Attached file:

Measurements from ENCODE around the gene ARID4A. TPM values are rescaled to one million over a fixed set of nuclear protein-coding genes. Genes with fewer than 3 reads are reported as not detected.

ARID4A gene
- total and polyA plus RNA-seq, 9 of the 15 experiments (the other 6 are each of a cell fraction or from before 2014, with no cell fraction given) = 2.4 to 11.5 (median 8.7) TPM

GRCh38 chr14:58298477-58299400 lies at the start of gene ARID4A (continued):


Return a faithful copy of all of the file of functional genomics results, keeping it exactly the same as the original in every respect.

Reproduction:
Measurements from ENCODE around the gene ARID4A. TPM values are rescaled to one million over a fixed set of nuclear protein-coding genes. Genes with fewer than 3 reads are reported as not detected.

ARID4A gene
- total and polyA plus RNA-seq, 9 of the 15 experiments (the other 6 are each of a cell fraction or from before 2014, with no cell fraction given) = 2.4 to 11.5 (median 8.7) TPM

GRCh38 chr14:58298477-58299400 lies at the start of gene ARID4A (continued):